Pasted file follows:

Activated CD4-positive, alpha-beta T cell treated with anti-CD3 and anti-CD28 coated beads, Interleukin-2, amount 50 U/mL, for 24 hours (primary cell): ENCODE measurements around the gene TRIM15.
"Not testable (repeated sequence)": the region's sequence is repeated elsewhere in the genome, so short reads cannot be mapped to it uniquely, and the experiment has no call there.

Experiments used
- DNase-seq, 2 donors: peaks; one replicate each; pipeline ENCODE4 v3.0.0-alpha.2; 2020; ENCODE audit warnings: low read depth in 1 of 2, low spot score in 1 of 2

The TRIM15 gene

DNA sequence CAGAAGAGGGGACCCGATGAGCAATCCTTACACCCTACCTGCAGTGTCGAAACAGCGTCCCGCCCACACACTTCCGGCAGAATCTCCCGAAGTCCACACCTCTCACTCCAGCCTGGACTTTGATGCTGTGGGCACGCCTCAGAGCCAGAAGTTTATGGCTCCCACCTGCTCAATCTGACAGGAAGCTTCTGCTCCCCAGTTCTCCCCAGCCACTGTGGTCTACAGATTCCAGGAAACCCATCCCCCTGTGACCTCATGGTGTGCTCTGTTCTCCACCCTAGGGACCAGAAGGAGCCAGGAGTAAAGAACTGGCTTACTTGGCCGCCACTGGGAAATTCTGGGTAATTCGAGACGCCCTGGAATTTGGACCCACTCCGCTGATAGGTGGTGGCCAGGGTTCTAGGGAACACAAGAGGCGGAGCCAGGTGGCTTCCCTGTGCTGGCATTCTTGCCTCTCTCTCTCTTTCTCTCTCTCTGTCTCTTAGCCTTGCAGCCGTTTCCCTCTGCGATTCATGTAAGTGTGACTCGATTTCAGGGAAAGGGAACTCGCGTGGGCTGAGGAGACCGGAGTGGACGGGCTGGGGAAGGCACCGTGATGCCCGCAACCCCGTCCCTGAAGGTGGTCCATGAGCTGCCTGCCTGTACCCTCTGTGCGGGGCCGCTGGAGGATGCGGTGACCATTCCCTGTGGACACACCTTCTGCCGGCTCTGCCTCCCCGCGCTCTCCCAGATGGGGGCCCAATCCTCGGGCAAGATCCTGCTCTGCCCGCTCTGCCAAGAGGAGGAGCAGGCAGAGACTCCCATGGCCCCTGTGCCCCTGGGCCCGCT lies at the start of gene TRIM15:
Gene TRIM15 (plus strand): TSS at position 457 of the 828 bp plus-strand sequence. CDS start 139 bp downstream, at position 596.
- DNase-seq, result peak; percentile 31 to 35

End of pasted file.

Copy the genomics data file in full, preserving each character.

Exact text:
Activated CD4-positive, alpha-beta T cell treated with anti-CD3 and anti-CD28 coated beads, Interleukin-2, amount 50 U/mL, for 24 hours (primary cell): ENCODE measurements around the gene TRIM15.
"Not testable (repeated sequence)": the region's sequence is repeated elsewhere in the genome, so short reads cannot be mapped to it uniquely, and the experiment has no call there.

Experiments used
- DNase-seq, 2 donors: peaks; one replicate each; pipeline ENCODE4 v3.0.0-alpha.2; 2020; ENCODE audit warnings: low read depth in 1 of 2, low spot score in 1 of 2

The TRIM15 gene

DNA sequence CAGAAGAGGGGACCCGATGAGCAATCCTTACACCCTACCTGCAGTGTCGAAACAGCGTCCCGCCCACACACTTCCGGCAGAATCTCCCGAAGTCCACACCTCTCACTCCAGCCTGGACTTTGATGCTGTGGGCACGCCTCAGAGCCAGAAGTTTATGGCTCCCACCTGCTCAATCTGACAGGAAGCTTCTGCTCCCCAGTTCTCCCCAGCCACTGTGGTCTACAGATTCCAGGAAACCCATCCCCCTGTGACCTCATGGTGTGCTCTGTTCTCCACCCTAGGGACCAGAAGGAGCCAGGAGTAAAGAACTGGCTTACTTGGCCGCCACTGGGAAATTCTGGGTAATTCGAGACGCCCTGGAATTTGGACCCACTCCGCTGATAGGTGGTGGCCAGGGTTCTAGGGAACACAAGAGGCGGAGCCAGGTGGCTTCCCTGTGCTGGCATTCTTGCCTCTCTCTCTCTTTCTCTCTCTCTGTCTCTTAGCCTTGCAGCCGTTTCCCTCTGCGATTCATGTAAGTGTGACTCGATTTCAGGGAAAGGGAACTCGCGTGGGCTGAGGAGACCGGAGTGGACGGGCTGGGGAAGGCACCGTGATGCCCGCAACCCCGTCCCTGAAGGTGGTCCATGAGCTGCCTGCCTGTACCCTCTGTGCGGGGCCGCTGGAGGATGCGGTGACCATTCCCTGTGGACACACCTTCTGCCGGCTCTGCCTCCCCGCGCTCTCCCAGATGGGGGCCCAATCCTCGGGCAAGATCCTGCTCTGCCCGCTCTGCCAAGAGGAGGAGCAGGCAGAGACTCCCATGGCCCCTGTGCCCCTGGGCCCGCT lies at the start of gene TRIM15:
Gene TRIM15 (plus strand): TSS at position 457 of the 828 bp plus-strand sequence. CDS start 139 bp downstream, at position 596.
- DNase-seq, result peak; percentile 31 to 35